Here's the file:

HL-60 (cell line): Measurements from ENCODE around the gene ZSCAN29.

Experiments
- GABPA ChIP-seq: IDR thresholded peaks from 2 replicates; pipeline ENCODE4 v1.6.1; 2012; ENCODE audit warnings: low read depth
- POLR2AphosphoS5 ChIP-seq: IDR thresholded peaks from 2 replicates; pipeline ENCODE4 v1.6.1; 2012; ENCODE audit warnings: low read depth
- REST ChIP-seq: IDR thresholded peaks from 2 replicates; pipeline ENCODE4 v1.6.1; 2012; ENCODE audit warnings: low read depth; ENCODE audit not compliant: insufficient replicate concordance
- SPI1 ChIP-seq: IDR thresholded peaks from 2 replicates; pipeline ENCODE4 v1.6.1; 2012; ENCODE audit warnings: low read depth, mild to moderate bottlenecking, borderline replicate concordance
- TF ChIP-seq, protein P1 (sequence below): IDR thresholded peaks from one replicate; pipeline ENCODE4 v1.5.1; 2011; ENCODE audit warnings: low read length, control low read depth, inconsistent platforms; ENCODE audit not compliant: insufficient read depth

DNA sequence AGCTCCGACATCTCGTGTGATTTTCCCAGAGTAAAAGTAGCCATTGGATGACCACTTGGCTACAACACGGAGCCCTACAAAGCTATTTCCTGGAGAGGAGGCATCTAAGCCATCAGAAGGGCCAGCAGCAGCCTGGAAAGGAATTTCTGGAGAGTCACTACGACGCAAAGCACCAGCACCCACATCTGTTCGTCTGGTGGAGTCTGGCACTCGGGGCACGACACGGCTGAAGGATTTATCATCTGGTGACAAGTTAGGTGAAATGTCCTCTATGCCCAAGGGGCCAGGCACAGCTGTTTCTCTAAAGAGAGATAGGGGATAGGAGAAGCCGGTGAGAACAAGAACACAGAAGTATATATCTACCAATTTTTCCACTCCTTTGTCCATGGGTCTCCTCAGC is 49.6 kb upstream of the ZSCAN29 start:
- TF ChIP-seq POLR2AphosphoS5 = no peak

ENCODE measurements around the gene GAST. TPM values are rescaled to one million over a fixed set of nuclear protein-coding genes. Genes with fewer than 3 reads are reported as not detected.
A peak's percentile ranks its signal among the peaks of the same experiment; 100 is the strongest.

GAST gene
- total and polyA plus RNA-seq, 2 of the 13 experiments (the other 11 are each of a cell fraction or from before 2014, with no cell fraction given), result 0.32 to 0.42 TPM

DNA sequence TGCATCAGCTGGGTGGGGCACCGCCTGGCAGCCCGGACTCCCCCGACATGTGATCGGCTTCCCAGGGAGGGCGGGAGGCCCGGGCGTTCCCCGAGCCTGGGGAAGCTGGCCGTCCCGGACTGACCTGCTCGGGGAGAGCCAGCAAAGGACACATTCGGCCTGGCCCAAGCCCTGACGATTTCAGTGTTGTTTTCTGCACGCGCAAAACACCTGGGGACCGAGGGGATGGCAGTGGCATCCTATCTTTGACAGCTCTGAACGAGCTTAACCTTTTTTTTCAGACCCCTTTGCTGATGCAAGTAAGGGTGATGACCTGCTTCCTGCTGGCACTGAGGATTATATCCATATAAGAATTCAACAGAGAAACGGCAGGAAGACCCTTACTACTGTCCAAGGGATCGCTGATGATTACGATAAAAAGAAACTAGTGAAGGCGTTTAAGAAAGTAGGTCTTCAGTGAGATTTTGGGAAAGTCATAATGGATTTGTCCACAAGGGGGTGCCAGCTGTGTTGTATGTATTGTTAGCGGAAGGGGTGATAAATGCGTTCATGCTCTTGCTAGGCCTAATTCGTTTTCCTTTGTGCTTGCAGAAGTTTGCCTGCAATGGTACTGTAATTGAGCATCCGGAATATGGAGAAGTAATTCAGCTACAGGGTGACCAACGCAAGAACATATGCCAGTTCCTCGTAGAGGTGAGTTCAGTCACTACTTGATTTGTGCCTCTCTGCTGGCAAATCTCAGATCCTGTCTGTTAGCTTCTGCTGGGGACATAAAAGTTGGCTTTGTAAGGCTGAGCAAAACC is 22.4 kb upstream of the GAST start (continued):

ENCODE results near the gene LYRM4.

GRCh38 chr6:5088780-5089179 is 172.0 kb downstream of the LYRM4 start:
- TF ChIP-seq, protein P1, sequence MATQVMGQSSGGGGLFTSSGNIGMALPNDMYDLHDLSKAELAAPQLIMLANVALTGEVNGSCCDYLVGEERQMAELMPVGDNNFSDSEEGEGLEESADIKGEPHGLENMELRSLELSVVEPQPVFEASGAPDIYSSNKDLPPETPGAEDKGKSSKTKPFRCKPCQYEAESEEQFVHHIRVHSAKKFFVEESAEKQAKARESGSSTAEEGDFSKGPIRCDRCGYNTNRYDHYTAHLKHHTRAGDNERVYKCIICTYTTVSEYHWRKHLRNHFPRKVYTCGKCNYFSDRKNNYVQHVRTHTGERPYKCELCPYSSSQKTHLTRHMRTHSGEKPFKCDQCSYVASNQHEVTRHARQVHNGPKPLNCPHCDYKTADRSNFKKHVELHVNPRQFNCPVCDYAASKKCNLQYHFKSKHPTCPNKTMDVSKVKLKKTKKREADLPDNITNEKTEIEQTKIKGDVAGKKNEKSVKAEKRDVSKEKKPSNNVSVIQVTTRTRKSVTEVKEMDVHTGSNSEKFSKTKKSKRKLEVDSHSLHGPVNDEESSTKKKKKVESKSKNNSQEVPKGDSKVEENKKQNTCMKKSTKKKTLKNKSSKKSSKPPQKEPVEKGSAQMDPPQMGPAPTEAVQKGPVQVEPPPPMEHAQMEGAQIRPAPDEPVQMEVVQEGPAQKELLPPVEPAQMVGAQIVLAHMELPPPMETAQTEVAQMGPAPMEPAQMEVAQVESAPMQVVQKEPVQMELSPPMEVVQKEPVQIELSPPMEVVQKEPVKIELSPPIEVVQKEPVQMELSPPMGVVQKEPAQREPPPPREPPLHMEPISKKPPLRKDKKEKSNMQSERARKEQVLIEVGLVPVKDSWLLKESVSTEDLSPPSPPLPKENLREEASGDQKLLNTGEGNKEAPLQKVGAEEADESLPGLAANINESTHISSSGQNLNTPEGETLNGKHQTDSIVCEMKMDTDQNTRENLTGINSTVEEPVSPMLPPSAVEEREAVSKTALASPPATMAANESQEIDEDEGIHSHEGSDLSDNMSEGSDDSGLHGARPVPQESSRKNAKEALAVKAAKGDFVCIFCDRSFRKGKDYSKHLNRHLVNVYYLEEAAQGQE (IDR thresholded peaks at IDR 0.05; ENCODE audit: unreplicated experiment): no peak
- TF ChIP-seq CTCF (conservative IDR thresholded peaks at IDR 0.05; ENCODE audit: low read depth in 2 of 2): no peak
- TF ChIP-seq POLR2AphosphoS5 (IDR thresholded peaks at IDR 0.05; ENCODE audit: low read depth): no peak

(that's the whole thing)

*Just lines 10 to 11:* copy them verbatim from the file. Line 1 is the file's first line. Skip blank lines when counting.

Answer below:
ENCODE measurements around the gene GAST. TPM values are rescaled to one million over a fixed set of nuclear protein-coding genes. Genes with fewer than 3 reads are reported as not detected.
A peak's percentile ranks its signal among the peaks of the same experiment; 100 is the strongest.